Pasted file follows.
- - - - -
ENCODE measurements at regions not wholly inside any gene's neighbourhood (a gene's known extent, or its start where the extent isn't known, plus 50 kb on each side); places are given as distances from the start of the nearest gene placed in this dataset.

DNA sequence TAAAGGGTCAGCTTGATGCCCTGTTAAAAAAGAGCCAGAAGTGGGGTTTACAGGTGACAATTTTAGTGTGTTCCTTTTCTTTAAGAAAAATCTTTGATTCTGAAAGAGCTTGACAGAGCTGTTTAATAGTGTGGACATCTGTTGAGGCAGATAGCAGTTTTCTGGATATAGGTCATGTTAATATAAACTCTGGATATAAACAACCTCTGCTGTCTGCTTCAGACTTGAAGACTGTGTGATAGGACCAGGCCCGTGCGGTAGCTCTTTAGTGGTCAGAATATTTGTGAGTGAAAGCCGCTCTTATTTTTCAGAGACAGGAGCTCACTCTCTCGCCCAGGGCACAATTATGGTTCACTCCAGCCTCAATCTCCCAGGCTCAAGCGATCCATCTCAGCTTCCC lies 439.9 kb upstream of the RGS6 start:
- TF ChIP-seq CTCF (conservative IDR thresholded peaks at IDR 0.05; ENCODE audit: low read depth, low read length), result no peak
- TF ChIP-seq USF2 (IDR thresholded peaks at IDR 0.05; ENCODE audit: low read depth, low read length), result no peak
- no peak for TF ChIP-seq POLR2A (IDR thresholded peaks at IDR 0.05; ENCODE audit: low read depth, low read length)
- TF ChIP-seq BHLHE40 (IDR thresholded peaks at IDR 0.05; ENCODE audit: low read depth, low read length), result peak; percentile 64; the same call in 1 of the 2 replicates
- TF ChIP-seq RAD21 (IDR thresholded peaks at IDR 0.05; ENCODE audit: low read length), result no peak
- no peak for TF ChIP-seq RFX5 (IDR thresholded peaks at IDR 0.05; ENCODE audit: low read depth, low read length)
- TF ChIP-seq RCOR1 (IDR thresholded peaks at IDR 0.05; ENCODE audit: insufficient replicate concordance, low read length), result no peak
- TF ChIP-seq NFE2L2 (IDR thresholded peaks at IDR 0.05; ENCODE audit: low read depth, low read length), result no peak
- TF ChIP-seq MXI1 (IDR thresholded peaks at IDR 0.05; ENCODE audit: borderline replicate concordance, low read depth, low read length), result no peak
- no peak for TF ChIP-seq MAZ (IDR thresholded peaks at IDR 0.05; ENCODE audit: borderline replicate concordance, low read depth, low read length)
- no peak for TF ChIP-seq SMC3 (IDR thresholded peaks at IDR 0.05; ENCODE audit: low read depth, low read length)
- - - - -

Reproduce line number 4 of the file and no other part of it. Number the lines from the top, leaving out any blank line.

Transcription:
- TF ChIP-seq USF2 (IDR thresholded peaks at IDR 0.05; ENCODE audit: low read depth, low read length), result no peak